BEE company signs multimillion-rand mining deal
Ntsimbintle Mining, a South African black economic empowered company, signed a R430-million deal with Australian listed OM Holdings (OMH) on Monday for a new manganese mine in the Northern Cape.
OMH has acquired a 26% interest in Ntsimbintle which has a 50,1% stake in Tshipi é Ntle Manganese Mining, a R1,5-billion manganese mine to be constructed near Hotazel in the Northern Cape.
Pallinghurst Co-Investors—headed by Brian Gilbertson—owns 49,9% of Tshipi, the local company said in a statement.
In another development, Ntsimbintle and OMH have formed a joint marketing venture under which Singapore-based OMH will manage marketing activities for Ntsimbintle’s share of production from the new mine.
OMH is an independent manganese focused producer, smelter and marketer.
It already has a manganese mine in Australia and an alloy processing facility in China.
Breaking new ground
Ntsimbintle chairperson Saki Macozoma said the deal—under negotiation since last year—would be a trailblazer for trade ties between South Africa and Singapore.
“OMH’s strengths in project development, operations management and its China-specific marketing capabilities are a tremendous value-add to the partnership,” he said.
Macozoma said the transaction would strengthen trade ties between South Africa and Singapore and would benefit both partners.
He said Ntsimbintle was a broad based empowerment company with strong representation from Northern Cape charitable groups, which would result in the local Northern Cape community benefiting directly from the venture.
“The deal is a very good one for South Africa.
“OMH brings enormous expertise in the mining and marketing of manganese and the proceeds of its acquisition of 26% of the company puts Ntsimbintle into a position where it is now able to fully fund its portion of the R1,5-billion needed to get the mine into production,” he said.
This would translate into jobs for the people of the Northern Cape.
Macozoma said the new mine would initially directly employ 350 people with many more indirectly benefiting from the provision of goods and services.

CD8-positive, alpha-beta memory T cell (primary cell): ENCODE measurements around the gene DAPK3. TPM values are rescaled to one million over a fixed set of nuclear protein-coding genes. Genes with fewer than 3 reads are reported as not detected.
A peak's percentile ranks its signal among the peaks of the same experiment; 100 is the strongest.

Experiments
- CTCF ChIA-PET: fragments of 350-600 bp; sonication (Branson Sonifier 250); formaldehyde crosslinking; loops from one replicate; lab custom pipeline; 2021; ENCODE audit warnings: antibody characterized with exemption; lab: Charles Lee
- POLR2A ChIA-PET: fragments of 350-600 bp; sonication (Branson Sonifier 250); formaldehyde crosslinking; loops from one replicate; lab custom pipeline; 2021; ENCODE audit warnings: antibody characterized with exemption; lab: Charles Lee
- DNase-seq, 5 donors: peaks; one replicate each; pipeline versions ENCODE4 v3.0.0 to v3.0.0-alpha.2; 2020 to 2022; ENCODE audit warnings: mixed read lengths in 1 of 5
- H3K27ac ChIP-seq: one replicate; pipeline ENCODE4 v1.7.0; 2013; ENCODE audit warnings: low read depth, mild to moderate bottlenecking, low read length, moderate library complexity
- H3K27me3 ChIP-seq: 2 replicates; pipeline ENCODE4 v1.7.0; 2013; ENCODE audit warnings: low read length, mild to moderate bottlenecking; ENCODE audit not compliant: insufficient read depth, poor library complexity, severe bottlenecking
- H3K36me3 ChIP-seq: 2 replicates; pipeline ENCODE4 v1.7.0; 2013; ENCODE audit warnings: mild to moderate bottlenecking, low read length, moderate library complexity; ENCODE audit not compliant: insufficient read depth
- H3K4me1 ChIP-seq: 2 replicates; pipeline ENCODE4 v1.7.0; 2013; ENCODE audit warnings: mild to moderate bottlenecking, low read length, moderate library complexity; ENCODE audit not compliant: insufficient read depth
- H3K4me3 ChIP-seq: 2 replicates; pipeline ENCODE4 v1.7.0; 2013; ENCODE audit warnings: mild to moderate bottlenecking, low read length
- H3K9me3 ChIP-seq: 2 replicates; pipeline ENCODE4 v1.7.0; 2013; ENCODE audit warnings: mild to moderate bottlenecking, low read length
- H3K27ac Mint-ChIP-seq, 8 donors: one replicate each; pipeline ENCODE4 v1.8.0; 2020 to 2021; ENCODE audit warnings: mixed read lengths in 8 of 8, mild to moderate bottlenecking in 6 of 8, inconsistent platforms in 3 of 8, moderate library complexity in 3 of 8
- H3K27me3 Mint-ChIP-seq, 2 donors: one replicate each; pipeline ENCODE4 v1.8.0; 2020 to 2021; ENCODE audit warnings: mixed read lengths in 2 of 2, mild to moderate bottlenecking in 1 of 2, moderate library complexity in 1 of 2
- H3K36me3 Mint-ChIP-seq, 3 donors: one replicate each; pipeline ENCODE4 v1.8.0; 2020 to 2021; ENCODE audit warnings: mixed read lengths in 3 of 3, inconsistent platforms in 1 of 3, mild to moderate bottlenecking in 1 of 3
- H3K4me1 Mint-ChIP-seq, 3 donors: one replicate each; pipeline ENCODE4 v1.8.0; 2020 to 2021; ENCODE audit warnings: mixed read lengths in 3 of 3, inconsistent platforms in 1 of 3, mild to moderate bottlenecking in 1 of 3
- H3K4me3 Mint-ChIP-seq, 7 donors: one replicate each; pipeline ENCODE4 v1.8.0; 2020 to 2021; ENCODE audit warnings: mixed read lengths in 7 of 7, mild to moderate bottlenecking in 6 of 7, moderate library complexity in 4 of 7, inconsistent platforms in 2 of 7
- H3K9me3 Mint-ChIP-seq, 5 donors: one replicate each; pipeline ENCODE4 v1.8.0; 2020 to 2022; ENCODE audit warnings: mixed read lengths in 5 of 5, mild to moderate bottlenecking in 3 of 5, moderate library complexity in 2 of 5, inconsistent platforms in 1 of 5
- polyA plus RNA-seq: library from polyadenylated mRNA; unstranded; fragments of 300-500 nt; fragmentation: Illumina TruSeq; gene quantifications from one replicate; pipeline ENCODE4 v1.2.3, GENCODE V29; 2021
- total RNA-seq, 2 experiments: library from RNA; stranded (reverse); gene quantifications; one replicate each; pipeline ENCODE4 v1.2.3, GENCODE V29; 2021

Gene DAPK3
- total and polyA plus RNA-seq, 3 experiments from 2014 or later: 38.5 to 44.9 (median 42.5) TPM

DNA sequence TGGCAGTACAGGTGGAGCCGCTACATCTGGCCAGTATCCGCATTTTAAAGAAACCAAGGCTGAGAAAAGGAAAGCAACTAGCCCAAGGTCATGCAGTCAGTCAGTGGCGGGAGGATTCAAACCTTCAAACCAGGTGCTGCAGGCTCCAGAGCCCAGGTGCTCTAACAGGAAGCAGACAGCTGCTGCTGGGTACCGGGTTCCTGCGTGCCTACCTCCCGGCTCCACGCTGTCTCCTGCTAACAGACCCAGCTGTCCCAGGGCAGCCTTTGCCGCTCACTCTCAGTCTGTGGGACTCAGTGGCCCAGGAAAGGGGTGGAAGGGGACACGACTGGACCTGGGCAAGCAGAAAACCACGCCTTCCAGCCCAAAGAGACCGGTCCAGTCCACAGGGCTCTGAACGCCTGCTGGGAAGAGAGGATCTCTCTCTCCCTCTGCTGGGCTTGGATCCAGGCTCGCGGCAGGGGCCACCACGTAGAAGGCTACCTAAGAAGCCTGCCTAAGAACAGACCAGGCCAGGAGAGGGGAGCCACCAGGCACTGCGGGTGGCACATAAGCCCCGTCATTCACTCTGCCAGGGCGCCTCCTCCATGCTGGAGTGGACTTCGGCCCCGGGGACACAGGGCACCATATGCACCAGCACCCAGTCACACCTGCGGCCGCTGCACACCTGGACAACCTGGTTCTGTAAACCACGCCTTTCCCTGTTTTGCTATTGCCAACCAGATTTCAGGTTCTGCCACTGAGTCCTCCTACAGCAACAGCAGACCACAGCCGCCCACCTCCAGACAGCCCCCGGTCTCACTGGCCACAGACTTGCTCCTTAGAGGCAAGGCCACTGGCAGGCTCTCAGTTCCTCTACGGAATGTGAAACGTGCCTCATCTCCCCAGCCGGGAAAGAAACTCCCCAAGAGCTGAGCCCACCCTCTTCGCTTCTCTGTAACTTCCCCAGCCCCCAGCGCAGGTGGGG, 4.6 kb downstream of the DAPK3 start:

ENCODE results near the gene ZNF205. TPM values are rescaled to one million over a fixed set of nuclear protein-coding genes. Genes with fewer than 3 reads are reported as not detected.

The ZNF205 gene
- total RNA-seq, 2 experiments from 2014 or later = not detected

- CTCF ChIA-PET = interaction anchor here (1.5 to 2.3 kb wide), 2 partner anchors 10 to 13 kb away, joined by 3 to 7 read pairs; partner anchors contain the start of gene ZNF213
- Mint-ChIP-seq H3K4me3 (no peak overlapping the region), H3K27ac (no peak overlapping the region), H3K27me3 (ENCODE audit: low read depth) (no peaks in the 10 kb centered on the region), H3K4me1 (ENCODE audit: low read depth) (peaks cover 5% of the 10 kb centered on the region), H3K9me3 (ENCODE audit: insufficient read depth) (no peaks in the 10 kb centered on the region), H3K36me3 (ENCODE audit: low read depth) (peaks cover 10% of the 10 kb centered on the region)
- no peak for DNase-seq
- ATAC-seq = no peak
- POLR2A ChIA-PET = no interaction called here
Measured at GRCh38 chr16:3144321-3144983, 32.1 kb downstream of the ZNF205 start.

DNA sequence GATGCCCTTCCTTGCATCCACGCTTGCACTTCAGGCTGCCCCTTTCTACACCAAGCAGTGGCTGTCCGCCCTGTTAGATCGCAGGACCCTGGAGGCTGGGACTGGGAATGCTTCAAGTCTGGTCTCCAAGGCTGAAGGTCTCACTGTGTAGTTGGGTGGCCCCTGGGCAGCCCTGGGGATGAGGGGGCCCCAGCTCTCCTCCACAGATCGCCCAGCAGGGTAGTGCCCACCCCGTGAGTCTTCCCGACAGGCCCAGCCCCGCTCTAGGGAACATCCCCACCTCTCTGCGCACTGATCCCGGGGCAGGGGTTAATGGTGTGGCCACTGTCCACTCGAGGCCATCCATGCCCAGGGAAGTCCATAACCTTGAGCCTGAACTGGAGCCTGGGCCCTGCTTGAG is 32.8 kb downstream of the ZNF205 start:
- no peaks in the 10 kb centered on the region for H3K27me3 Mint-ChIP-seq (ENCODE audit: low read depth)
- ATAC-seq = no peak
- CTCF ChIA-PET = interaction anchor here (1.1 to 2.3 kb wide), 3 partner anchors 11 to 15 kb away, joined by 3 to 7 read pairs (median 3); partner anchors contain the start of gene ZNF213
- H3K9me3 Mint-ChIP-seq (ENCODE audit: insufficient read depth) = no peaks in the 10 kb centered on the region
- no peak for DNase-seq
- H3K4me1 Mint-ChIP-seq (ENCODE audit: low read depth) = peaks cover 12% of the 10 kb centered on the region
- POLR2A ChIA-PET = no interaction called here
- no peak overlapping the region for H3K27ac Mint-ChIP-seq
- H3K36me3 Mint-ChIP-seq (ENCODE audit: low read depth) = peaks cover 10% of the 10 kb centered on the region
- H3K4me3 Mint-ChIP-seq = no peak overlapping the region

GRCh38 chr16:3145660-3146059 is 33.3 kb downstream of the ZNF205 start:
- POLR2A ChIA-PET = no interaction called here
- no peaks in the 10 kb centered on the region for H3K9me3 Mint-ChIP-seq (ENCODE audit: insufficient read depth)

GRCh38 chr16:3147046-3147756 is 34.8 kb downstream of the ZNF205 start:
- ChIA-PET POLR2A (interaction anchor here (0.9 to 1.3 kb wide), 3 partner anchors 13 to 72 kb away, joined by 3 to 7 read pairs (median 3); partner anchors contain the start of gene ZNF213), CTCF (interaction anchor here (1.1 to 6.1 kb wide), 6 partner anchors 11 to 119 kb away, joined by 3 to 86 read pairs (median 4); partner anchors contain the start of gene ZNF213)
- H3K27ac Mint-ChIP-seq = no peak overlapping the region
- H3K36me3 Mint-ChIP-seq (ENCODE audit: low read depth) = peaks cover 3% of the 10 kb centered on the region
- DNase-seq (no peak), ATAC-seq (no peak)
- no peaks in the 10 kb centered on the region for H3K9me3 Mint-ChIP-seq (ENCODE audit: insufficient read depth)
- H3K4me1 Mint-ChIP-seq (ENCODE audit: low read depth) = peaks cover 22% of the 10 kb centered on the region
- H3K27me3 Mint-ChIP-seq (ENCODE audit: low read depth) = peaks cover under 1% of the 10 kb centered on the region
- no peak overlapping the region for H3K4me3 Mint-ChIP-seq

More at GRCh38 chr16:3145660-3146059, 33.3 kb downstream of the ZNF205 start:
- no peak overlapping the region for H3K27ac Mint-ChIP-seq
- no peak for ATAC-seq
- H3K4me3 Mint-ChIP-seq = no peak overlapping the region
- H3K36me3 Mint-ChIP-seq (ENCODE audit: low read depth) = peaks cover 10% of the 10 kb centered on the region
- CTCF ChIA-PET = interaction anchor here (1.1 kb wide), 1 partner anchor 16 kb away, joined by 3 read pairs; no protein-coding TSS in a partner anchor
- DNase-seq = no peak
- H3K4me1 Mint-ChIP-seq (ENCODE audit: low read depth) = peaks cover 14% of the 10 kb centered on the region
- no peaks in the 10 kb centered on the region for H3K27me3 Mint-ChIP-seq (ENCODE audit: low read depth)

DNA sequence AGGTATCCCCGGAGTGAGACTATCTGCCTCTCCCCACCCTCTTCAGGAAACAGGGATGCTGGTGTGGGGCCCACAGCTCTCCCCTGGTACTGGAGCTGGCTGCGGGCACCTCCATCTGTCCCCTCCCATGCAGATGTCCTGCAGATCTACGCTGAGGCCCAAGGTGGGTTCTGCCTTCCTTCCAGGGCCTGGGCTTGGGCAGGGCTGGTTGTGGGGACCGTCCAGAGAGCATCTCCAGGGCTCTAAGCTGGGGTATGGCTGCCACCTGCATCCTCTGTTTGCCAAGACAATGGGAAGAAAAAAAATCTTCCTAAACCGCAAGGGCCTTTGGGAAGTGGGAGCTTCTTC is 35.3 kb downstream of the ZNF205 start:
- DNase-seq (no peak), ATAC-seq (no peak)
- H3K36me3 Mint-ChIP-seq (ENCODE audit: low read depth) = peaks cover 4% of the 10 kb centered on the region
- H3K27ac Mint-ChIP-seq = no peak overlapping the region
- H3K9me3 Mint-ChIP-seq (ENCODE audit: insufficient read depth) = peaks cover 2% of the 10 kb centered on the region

“Another positive facet of the deal is that we have an agreement with OMH to train previously disadvantaged South Africans in the marketing of manganese in their Singapore head office.”
He said that front end engineering design for the new mine was underway and options were being evaluated to determine the best way to provide rail transport for ore produced at the Tshipi mine.
“It is envisaged that mine production will reach market in 2013 although we are working to bring that date forward,” he said.
A feasibility study has indicated the Tshipi Mine has the potential to produce between 2,2-million and 2,3-million tons of run-of-mine ore per annum.
It is expected that the resource is capable of supporting a 60 year life of mine with potential beyond even that time period.
OMH said that the deal reflected its positive global outlook and its interest in South Africa, which was drawing investor interest with its physical infrastructure, sophisticated financial sector, relatively low-cost energy, broad technological base and support institutions.
“This investment serves as an excellent platform for OMH’s entry into the South African manganese industry,” OMH executive chairperson Ngee Tong Low said.
“This is in line with OMH’s objectives to be one of the world’s leading globally integrated manganese companies, with world-class resources to support operations from the mine to the market.”
He said the transaction allowed OMH to create a foundation to identify future South African and broader African manganese projects—while facilitating exploration and other development opportunities.
“The move adds to the growth potential of our existing smelting business and supports the identification of expansion opportunities into energy related commodities,” he said.
“Singapore’s favourable location and healthy trade links with China and Indonesia were also important considerations as OMH looked to further develop opportunities in those markets.”
Monday’s contract signing ceremony was witnessed by the SA Deputy Minister of Finance, Nhlanhla Nene, Singapore’s Senior Minister of State for Foreign Affairs, Zainul Abidin Rasheed, SA High Commissioner Dr Simeon Ripinga and Australian High Commissioner, Doug Chester.—Sapa